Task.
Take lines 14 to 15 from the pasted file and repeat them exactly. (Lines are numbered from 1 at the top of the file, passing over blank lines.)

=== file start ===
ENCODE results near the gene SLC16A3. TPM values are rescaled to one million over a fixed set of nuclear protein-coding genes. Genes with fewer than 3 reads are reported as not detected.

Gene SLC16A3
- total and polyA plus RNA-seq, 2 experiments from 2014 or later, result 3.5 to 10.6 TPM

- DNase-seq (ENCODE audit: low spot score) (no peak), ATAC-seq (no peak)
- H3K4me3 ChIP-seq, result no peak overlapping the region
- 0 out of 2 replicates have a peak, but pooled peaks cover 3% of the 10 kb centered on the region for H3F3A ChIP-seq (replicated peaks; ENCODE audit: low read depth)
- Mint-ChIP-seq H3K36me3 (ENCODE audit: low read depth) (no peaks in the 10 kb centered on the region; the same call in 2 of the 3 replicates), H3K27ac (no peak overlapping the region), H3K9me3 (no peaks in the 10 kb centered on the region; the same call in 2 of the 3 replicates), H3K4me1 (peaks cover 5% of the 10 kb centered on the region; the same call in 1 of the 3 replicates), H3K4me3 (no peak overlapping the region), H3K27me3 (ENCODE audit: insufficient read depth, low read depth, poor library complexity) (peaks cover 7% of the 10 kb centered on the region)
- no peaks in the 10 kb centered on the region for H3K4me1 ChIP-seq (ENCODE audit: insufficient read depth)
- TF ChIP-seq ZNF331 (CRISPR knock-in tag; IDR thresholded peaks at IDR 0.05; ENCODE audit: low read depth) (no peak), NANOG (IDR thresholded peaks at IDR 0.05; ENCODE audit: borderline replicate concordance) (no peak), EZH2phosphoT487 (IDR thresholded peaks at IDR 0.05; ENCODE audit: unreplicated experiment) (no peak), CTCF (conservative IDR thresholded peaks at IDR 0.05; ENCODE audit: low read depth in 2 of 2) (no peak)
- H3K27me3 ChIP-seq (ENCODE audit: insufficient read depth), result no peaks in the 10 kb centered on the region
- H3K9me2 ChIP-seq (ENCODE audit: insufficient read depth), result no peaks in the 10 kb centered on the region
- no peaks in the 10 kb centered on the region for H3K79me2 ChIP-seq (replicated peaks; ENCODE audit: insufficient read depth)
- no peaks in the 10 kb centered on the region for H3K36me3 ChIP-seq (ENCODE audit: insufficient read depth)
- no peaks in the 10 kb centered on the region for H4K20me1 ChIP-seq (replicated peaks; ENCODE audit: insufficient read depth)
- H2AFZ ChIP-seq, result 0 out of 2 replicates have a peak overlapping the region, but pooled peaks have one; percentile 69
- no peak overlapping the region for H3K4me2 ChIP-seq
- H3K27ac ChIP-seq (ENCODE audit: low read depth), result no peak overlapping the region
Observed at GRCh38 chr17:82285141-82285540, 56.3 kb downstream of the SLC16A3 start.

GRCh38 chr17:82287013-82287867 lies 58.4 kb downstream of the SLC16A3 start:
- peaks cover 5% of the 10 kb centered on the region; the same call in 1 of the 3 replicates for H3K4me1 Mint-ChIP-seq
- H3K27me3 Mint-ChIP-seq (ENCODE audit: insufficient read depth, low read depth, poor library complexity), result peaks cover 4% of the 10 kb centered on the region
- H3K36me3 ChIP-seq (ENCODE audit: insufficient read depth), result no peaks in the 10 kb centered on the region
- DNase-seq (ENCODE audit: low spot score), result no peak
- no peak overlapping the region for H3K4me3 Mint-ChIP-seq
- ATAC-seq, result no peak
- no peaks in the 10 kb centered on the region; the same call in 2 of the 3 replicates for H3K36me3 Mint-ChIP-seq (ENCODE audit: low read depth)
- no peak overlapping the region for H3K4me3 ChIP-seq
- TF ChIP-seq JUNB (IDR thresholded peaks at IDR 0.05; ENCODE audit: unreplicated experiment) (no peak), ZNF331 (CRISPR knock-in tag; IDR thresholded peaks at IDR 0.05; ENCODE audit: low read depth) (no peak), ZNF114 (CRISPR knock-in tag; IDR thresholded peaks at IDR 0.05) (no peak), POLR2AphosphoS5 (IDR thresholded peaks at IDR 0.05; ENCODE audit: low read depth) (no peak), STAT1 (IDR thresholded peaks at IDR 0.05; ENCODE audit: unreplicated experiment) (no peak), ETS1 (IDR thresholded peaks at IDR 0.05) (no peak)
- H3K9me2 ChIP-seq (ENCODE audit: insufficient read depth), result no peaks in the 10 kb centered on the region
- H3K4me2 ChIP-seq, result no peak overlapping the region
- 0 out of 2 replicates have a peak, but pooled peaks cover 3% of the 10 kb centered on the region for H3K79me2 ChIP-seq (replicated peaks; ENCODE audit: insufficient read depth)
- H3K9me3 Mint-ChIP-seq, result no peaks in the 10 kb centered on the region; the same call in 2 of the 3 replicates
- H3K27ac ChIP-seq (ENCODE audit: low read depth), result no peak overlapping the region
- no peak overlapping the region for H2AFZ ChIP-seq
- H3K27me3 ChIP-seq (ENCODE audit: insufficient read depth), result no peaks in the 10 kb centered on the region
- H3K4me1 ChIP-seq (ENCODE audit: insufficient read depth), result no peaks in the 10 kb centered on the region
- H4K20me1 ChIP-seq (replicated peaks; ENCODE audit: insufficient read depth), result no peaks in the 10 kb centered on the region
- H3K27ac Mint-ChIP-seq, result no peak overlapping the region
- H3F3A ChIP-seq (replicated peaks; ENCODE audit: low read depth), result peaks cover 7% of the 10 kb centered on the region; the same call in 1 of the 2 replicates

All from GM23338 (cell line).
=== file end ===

- no peaks in the 10 kb centered on the region for H4K20me1 ChIP-seq (replicated peaks; ENCODE audit: insufficient read depth)
- H2AFZ ChIP-seq, result 0 out of 2 replicates have a peak overlapping the region, but pooled peaks have one; percentile 69